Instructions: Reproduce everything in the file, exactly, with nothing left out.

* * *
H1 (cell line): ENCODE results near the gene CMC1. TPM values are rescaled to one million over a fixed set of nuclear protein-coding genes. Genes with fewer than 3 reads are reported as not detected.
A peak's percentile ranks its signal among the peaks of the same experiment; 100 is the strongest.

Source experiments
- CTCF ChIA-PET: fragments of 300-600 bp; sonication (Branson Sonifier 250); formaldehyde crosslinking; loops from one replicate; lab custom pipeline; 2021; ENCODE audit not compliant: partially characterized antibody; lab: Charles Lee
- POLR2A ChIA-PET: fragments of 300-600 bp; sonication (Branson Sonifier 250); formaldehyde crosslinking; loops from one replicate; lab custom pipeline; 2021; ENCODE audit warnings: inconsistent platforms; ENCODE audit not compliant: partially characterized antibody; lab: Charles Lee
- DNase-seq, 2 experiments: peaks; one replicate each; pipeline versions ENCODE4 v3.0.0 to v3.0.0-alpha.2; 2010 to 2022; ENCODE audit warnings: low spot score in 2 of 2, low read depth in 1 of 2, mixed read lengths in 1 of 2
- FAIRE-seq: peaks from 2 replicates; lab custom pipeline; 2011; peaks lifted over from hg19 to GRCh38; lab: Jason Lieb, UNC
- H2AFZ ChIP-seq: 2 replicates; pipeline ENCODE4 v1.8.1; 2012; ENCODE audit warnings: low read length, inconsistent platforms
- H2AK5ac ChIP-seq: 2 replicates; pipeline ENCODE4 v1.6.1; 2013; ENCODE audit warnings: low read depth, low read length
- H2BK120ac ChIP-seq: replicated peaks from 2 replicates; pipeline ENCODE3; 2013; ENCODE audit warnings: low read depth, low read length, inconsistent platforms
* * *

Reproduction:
H1 (cell line): ENCODE results near the gene CMC1. TPM values are rescaled to one million over a fixed set of nuclear protein-coding genes. Genes with fewer than 3 reads are reported as not detected.
A peak's percentile ranks its signal among the peaks of the same experiment; 100 is the strongest.

Source experiments
- CTCF ChIA-PET: fragments of 300-600 bp; sonication (Branson Sonifier 250); formaldehyde crosslinking; loops from one replicate; lab custom pipeline; 2021; ENCODE audit not compliant: partially characterized antibody; lab: Charles Lee
- POLR2A ChIA-PET: fragments of 300-600 bp; sonication (Branson Sonifier 250); formaldehyde crosslinking; loops from one replicate; lab custom pipeline; 2021; ENCODE audit warnings: inconsistent platforms; ENCODE audit not compliant: partially characterized antibody; lab: Charles Lee
- DNase-seq, 2 experiments: peaks; one replicate each; pipeline versions ENCODE4 v3.0.0 to v3.0.0-alpha.2; 2010 to 2022; ENCODE audit warnings: low spot score in 2 of 2, low read depth in 1 of 2, mixed read lengths in 1 of 2
- FAIRE-seq: peaks from 2 replicates; lab custom pipeline; 2011; peaks lifted over from hg19 to GRCh38; lab: Jason Lieb, UNC
- H2AFZ ChIP-seq: 2 replicates; pipeline ENCODE4 v1.8.1; 2012; ENCODE audit warnings: low read length, inconsistent platforms
- H2AK5ac ChIP-seq: 2 replicates; pipeline ENCODE4 v1.6.1; 2013; ENCODE audit warnings: low read depth, low read length
- H2BK120ac ChIP-seq: replicated peaks from 2 replicates; pipeline ENCODE3; 2013; ENCODE audit warnings: low read depth, low read length, inconsistent platforms